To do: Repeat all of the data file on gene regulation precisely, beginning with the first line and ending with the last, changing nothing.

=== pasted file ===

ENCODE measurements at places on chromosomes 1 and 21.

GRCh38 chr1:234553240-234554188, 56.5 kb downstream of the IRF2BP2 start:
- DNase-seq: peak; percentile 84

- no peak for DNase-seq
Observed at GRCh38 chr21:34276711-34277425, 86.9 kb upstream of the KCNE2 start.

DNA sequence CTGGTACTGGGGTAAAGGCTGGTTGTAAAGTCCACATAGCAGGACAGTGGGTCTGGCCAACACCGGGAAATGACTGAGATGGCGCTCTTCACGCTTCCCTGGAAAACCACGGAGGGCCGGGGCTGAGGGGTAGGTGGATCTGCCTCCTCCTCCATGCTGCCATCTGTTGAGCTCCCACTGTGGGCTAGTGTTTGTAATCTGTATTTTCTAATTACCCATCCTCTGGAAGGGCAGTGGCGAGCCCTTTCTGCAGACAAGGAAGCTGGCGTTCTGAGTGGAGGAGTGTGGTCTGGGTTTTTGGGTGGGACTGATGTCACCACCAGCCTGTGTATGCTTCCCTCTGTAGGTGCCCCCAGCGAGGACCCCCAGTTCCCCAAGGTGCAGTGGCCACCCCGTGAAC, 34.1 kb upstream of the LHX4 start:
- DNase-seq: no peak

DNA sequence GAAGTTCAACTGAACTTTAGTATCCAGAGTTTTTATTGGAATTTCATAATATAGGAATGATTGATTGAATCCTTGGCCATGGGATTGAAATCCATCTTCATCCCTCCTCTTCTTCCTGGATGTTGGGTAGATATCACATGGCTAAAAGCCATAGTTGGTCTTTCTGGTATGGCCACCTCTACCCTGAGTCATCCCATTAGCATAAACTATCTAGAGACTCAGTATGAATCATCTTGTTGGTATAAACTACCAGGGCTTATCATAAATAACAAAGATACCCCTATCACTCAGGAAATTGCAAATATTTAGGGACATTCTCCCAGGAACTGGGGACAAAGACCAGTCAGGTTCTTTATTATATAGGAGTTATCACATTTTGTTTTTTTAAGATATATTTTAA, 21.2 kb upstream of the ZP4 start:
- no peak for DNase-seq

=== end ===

ENCODE measurements at places on chromosomes 1 and 21.

GRCh38 chr1:234553240-234554188, 56.5 kb downstream of the IRF2BP2 start:
- DNase-seq: peak; percentile 84

- no peak for DNase-seq
Observed at GRCh38 chr21:34276711-34277425, 86.9 kb upstream of the KCNE2 start.

DNA sequence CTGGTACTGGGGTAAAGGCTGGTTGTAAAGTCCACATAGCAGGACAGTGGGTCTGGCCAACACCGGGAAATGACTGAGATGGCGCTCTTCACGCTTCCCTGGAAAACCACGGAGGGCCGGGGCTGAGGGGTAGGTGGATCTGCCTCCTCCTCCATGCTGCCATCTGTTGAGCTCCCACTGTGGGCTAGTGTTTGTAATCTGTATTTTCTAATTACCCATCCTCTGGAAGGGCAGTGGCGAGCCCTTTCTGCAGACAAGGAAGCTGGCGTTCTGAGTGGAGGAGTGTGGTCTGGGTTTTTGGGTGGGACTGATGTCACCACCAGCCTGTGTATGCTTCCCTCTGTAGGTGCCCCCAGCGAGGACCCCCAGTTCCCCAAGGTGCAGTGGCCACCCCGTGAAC, 34.1 kb upstream of the LHX4 start:
- DNase-seq: no peak

DNA sequence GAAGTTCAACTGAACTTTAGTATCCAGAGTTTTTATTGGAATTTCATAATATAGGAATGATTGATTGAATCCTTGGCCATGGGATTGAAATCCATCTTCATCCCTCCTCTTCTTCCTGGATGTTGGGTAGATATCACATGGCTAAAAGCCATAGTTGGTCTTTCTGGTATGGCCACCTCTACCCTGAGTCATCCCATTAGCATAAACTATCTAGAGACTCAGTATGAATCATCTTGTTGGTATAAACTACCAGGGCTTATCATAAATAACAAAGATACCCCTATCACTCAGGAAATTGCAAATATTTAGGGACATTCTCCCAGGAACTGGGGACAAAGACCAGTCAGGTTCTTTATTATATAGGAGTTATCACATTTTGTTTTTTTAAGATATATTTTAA, 21.2 kb upstream of the ZP4 start:
- no peak for DNase-seq